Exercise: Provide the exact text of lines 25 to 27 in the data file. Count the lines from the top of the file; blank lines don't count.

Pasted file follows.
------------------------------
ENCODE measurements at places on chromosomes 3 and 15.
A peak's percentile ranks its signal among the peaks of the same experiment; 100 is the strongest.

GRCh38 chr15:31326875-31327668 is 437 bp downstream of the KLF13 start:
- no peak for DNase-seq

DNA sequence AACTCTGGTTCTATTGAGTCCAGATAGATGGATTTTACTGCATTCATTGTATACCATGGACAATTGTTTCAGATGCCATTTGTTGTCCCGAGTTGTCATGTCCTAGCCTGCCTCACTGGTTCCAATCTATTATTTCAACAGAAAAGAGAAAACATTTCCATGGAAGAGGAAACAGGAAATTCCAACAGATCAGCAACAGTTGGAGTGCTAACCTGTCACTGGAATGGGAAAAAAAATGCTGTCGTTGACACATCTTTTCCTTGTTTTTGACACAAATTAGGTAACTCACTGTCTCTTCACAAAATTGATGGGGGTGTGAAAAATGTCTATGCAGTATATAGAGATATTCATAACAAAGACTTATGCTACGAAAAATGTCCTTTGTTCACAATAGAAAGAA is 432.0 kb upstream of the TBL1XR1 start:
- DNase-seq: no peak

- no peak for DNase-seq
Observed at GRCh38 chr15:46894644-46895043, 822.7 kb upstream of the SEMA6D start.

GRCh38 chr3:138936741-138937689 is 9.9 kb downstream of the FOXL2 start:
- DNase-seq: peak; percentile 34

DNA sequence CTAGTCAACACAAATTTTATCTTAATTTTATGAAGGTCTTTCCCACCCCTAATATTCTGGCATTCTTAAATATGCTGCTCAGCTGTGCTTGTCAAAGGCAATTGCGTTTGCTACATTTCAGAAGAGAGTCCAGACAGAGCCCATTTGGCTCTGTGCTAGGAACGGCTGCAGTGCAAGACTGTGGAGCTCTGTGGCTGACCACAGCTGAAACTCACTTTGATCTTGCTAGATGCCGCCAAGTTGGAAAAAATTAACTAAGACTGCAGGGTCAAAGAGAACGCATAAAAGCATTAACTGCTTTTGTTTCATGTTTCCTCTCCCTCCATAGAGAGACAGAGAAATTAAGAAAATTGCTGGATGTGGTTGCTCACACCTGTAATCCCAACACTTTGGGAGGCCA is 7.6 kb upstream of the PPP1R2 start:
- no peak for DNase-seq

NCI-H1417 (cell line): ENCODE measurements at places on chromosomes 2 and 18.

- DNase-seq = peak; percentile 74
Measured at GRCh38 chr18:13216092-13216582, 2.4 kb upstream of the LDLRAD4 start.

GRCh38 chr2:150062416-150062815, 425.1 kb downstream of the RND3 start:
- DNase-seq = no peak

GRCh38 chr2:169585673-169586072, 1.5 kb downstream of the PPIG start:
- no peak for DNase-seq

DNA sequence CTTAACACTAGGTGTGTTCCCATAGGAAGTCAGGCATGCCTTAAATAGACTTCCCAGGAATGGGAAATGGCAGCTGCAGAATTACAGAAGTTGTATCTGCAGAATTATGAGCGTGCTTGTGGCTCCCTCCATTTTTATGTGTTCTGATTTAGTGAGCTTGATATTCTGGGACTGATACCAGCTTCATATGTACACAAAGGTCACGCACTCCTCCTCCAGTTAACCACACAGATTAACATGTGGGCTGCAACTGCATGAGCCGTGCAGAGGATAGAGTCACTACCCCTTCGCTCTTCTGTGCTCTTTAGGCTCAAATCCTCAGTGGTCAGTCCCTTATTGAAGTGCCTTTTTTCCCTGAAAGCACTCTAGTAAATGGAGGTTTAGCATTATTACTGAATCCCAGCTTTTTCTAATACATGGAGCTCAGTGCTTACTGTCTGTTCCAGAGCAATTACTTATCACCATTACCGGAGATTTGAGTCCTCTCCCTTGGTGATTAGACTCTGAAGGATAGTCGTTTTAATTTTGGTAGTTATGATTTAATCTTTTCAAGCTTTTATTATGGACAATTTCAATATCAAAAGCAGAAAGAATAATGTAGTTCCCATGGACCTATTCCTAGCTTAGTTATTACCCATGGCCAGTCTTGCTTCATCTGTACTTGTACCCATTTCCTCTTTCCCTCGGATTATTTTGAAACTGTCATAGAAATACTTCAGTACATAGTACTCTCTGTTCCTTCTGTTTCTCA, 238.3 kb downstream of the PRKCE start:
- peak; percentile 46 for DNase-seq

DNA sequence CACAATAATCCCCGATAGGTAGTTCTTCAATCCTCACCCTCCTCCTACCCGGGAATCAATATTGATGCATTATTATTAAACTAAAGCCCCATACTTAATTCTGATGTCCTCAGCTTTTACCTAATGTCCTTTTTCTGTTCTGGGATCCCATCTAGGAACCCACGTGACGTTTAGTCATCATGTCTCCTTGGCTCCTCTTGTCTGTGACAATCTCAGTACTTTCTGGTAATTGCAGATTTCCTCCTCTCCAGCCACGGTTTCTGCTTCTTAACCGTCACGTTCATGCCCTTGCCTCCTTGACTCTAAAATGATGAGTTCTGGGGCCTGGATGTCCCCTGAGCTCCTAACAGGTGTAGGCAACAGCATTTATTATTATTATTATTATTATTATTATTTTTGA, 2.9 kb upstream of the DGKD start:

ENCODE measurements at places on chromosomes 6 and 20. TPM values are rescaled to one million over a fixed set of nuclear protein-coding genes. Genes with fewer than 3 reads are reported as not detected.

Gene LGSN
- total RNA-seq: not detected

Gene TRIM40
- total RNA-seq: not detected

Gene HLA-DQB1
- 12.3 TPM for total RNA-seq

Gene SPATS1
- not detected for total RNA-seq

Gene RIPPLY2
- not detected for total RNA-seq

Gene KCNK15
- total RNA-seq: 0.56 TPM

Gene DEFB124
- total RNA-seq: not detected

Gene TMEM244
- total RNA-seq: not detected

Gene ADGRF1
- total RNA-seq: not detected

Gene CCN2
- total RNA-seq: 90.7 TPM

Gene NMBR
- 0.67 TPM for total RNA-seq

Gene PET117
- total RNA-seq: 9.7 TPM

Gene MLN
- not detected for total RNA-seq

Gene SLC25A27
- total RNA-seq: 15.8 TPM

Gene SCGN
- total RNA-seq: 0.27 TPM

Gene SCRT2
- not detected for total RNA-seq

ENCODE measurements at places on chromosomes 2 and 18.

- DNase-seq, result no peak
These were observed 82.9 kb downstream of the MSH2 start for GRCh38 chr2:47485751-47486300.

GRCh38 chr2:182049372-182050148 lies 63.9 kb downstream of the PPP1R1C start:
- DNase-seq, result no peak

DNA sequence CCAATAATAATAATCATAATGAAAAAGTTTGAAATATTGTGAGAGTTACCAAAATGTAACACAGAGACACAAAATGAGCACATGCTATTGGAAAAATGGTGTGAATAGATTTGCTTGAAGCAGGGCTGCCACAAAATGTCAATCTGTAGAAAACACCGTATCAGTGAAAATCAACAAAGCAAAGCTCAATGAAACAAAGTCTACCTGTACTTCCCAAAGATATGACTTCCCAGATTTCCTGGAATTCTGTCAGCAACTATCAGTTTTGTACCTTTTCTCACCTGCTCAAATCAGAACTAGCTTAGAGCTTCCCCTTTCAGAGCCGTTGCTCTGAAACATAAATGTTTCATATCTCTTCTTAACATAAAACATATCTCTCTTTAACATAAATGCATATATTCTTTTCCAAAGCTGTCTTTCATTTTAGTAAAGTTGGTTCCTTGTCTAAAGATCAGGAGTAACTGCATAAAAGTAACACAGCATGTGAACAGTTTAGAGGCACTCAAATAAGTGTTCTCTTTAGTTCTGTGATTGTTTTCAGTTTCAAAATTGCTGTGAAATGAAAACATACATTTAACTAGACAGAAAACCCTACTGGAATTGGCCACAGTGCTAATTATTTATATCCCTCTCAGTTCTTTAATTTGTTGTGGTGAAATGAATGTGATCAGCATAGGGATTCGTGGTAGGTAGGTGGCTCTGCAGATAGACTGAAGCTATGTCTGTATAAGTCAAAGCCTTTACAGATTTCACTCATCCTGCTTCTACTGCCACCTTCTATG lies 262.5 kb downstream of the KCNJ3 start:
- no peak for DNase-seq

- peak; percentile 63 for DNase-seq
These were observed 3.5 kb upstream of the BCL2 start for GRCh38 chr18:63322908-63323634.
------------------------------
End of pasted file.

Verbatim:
- total RNA-seq: not detected

Gene TRIM40
- total RNA-seq: not detected